Las Vegas, known around the world for its infamous ‘strip,’ is the leisure and pleasure mecca of the United States. But behind the glitz and the glamor, Las Vegas is home to the eighth largest homeless population across the nation. Following in the footsteps of many other American cities, Las Vegas is devising a plan to address its problem with homelessness that, contrary to popular practice, will make homeless camps permanent with a “Corridor For Hope.”

Over the past few years, many of Las Vegas’ homeless have set up camp on Foremaster Lane, north of Downtown Las Vegas, near branches of the Salvation Army Catholic Charities. Rather than removing the encampment, city officials are looking to make the homeless encampment on Foremaster Lane slightly more permanent by providing much-needed health facilities and services to homeless people.

In what is an attempt to organize the city’s homeless, officials have revealed they want to open the “Corridor of Hope,” an open-air courtyard type of space where the homeless can legally camp. Bathroom facilities, structures for shade, storage and sleeping mats would be made readily available in the space. Despite the fact that numerous services are already made available to Las Vegas’ homeless community, city leadership believes that mental health and health services are heavily lacking. The Las Vegas City Council has already allocated $5.9 million for the construction of the Corridor For Hope and has identified the land on which the site will be built.

corridor for hope

Courtesy of the City of Las Vegas

The idea for a permanent homeless encampment in Las Vegas is based on a similar concept that city leaders saw in San Antonio. In the Texan city, a retired oil executive helped set up a “Haven for Hope” so San Antonio’s homeless can find a safe place to sleep. The facility has been up and running since 2010 and offers a wide range of services including medical, dental, and mental health services.

Las Vegas’ Corridor For Hope, however, does not exclude the community’s residents in the decision-making process, which is necessary for the success of a project of this kind. When Philadelphia leadership announced their plans to set up safe injection sites for residents addicted to opioids, they were met with massive backlash from the community, in part due to the city’s undemocratic decision-making process.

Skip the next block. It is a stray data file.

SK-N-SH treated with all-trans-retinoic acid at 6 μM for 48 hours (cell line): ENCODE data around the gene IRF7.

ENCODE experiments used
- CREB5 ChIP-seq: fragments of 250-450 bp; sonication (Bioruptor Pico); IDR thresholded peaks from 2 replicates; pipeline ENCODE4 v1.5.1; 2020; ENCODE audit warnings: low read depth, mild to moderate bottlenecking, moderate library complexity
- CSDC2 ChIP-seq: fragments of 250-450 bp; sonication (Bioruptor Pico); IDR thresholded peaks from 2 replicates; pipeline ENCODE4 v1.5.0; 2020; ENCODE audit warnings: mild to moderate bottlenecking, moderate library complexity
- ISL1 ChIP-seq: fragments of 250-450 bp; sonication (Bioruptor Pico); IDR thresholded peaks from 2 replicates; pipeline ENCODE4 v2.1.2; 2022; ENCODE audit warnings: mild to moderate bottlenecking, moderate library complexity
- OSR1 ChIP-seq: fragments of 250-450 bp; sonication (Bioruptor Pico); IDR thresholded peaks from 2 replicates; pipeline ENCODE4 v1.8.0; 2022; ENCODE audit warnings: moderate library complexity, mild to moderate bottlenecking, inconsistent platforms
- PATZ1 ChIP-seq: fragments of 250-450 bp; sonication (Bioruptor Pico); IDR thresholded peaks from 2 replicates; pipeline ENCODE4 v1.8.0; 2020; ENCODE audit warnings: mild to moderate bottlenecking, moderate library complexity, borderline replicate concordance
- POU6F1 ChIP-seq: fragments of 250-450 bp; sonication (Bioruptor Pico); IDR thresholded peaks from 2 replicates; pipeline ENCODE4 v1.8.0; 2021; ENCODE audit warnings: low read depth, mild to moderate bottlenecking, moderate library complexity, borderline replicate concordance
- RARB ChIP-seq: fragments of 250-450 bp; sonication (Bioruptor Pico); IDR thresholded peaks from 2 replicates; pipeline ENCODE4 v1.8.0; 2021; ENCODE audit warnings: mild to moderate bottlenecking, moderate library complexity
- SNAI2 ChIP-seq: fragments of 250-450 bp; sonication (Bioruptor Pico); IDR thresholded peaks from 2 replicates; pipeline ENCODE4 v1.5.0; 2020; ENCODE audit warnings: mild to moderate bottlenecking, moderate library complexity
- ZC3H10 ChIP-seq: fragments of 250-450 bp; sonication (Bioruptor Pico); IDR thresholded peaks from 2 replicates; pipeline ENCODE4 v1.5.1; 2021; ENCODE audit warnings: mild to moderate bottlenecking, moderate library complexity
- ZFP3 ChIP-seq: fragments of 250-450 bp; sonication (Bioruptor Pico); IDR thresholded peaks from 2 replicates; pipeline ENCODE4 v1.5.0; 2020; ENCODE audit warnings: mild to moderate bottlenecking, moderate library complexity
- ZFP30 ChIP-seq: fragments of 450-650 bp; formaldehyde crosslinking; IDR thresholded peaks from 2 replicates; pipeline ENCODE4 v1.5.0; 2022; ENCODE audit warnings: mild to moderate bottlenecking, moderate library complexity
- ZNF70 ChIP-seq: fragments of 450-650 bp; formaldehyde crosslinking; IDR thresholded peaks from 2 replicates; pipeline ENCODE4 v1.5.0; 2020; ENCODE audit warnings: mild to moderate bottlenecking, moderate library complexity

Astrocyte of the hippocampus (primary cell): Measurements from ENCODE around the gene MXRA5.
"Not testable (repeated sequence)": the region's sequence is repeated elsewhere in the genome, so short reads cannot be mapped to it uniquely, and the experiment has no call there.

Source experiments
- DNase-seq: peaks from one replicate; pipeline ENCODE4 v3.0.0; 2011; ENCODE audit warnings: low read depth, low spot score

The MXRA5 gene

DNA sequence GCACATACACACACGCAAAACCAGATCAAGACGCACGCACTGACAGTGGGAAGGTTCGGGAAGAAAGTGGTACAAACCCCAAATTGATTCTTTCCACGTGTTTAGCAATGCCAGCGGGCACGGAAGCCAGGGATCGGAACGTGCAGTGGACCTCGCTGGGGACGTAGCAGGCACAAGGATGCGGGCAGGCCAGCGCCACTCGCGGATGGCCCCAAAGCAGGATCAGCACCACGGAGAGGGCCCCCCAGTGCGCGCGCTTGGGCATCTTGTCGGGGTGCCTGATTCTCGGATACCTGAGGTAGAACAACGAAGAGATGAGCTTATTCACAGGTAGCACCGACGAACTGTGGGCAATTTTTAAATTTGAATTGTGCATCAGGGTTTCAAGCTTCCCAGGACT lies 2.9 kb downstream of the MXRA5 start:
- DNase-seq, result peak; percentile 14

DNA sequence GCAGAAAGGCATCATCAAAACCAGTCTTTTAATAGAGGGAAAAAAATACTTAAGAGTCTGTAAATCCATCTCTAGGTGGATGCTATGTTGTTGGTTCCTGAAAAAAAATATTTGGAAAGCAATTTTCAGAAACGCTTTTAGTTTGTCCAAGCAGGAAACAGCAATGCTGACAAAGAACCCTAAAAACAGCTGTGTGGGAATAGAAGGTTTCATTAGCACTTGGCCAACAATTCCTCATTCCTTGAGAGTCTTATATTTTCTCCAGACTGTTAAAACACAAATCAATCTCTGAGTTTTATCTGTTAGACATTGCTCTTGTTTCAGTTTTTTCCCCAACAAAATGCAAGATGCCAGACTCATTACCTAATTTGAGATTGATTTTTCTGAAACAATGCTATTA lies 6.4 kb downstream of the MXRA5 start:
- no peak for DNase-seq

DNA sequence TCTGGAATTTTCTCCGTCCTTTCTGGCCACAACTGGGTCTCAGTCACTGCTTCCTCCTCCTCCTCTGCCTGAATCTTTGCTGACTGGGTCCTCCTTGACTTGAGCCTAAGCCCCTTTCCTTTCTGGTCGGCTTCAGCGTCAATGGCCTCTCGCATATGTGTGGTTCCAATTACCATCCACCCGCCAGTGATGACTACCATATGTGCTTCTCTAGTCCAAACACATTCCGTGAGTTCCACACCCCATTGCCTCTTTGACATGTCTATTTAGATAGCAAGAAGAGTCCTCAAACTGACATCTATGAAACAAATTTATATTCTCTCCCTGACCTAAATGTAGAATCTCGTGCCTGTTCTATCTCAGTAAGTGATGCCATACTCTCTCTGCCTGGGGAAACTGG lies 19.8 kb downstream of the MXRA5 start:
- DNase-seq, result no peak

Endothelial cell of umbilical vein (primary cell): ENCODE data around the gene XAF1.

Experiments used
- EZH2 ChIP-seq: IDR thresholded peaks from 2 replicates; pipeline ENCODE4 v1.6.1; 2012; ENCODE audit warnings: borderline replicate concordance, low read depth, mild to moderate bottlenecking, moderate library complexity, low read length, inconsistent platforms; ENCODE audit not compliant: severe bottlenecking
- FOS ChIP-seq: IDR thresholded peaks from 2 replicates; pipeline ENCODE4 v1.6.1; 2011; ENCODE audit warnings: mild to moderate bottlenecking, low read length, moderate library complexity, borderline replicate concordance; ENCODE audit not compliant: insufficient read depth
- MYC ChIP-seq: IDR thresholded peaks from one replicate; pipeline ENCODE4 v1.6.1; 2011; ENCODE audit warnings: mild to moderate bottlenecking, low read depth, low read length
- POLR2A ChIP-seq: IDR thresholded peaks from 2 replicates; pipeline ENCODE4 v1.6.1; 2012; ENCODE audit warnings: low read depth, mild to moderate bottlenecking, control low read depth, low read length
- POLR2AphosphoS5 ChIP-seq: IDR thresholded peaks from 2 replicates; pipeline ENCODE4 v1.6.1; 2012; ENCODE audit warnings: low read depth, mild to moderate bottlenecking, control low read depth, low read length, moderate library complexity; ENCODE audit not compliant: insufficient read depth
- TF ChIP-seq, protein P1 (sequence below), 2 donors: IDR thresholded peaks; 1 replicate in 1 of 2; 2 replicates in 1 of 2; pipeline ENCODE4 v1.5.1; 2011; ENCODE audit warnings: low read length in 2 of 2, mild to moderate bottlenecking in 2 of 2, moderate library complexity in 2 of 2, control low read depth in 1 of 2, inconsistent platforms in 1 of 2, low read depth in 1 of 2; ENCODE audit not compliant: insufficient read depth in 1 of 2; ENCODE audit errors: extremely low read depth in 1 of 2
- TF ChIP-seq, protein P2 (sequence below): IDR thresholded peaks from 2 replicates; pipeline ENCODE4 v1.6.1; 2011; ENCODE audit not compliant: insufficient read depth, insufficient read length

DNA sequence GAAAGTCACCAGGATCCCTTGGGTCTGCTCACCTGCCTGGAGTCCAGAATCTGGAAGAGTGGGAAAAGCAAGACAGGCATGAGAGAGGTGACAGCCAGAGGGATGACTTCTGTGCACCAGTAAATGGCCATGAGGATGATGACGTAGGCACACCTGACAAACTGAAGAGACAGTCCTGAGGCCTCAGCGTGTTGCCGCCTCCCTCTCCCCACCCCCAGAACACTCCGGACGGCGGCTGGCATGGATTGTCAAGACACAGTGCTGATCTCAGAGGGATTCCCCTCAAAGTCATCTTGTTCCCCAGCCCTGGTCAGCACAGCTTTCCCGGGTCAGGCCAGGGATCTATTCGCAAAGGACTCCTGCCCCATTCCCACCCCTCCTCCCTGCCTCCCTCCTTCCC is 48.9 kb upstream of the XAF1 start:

City officials in Las Vegas, on the other hand, are keen to ensure that the planned Corridor For Hope will not disrupt any social or economic activity in the area. According to city manager of community resources, Kathi Thomas-Gibson, neighbors in the area are being included in the planning process. “We’re talking about the homeless that are there in the urban core and being strategic in how we leverage existing resources and bring additional resources to really impact what happens there,” she said to Next City. “And all of those businesses and all of those social service agencies that are already there are part of this conversation.”

The project’s focus on providing mental health and health services to the homeless stems from the fact that many individuals who experience homelessness claim that the absence of these kinds of services often perpetuates their homelessness. President and CEO of Catholic Charities of Southern Nevada, Deacon Tom Roberts, thinks that short-term solutions to homelessness usually snowballs when cities do not maintain them. Cities need “to “follow through on the other aspects of the plan,” he says. “To me it’s pretty simple. You solve for the missing link. The missing link is mental health services.”

Las Vegas plans to construct a permanent mental health facility during the second-phase of the Corridor For Peace this coming summer.